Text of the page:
Praise for Declan Burke: “Burke shows again that he’s not just a comic genius, but also a fine dramatic writer and storyteller.” – Booklist. “Proust meets Chandler over a pint of Guinness.” – Spectator. “Among the most memorable books of the year, of any genre.” – Sunday Times. “A hardboiled delight.” – Guardian. “Imagine Donald Westlake and Richard Stark collaborating on a screwball noir.” – Kirkus Reviews. “A cross between Raymond Chandler and Flann O’Brien.” – John Banville.

Tuesday, June 14, 2011

Through Falling Glass, Darkly

It’s a personal thing, but reading an Adrian McKinty novel depresses the hell out of me these days. The latest offering, which I’m getting to a little late, is FALLING GLASS, which I read on holidays a couple of weeks ago. It’s a story about Killian, an enforcer and debt collector who takes on a well-paying job to find Rachel, the former wife of a wealthy Northern Ireland businessman, who has absconded with his two children. Naturally, things do not go swimmingly for Killian, in part because the woman has very good reasons for going on the run, but also because another man, a Russian veteran of the Chechen conflict, is also tracking her down. What gives the novel its heft, and sets it apart from a conventional chase-and-shoot narrative, is the fact that Killian is of Pavee origin, Pavees being an indigenous Irish minority also known as tinkers, itinerants and Travellers. They are not, Killian tells us, gypsies; the Pavee are a branch of the European Roma, and a people whose roots are buried deep in Irish history, despite their nomadic way of life.
  McKinty is a very fine writer, as many have pointed out before (he is currently on the longlist for the Theakston’s Old Peculier Crime Novel of the Year for his previous offering, FIFTY GRAND), and he invests his hardboiled prose with a muscular poetry that lends itself to deliciously black humour (Chapter Six opens with the memorable line, “The place stank of dead Mexicans and no one was even dead yet.” (pg 91)). All of which would have made for an excellent crime novel, and the Pavee’s nomadic lifestyle provides a neat backdrop for Killian’s peripatetic wanderings; but as always with McKinty, there’s more: his novels are as much novels of ideas as they are page-turning thrillers, and here he provides a rare insight into the world of the Pavee, its traditions, mythologies and language. Moreover, Killian is a man striving to settle down, to leave behind both the wanderings of the Pavee and the world of crime. To this end he is currently studying at an Ulster university, studying architecture to be precise, a perverse choice for a man who was reared on the promise of the open road:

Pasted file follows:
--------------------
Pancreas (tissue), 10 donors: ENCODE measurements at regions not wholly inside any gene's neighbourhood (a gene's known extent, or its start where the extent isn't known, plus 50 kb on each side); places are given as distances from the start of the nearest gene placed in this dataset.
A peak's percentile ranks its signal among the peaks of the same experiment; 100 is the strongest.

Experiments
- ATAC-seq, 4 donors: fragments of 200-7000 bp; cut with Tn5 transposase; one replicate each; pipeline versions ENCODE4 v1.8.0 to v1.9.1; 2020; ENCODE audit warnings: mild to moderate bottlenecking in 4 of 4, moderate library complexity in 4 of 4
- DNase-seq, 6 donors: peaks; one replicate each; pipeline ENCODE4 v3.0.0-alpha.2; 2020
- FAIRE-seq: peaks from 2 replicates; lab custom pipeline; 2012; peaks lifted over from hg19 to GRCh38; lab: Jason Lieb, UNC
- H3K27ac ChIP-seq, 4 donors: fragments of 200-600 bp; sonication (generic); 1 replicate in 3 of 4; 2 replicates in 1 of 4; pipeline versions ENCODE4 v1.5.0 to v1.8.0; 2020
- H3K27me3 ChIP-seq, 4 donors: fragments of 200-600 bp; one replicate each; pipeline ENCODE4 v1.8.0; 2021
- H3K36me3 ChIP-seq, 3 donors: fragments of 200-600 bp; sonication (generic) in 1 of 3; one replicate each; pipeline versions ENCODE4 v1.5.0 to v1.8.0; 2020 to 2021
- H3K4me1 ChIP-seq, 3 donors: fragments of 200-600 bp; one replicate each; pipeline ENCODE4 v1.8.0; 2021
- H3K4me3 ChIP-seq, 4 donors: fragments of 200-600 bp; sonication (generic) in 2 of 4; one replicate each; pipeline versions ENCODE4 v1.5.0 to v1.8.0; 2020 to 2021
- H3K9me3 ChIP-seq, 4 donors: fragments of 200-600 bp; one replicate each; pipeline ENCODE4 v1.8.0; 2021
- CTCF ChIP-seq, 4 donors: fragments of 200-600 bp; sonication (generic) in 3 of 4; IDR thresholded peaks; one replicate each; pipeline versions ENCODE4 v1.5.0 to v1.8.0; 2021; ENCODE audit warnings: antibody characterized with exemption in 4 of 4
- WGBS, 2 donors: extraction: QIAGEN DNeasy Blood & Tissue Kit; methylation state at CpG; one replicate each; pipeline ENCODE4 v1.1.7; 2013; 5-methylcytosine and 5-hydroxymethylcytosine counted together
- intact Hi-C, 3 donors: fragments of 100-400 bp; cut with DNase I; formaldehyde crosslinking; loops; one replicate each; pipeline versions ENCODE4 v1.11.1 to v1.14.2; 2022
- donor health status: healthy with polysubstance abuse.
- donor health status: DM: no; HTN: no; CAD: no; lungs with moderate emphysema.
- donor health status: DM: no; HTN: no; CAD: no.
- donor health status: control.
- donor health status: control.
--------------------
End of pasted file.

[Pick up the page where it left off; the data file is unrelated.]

This is why we shrink from people. We Pavee. Why we don’t want their talk. Their hypocrisy and lies. We don’t want them breathing near us. Humans were never meant to be this close to one another. We weren’t meant to be in buildings. Architecture is based on a gigantic lie. Cities. We huddle for security, closer and closer until, like now, we are on top of one another. Stuck in these glass and steel and brick structures with all these other confused, unhappy people. (pg 206)
  Neatly juxtaposing Killian’s pursuit of Rachel with his internal journey towards some kind of rapprochement between his conflicting instincts, building tension all the while, FALLING GLASS is easily one of the finest novels of the year to date. That in itself is depressing, because as a writer, reading a great novel always serves to remind you of how far you have to travel yourself; but what’s truly depressing is that McKinty, despite being something of a byword for quality and class among a select group of aficionados, is nowhere as well known as most of his peers on the Theakston’s list, for example. I’ve long maintained that the fact that McKinty isn’t as recognisable a name, nor as bestselling, as the likes of Lee Child, Val McDermid or Mark Billingham, say, is proof positive that the current model of publishing is a joke, and not a particularly funny one.
  All of which aside, and taking it on its own merits, FALLING GLASS is a superb crime novel with a fascinating backdrop, the kind of page-turner that makes you want to stay your hand even as it reaches to turn the page. It should be Adrian McKinty’s break-out novel; but then, all of his novels should have been break-out novels. It’s a variation on the theme of no good deed goes unpunished, certainly, but exactly what is it about a body of work of consistent excellence that deserves the cold shoulder from the reading world at large?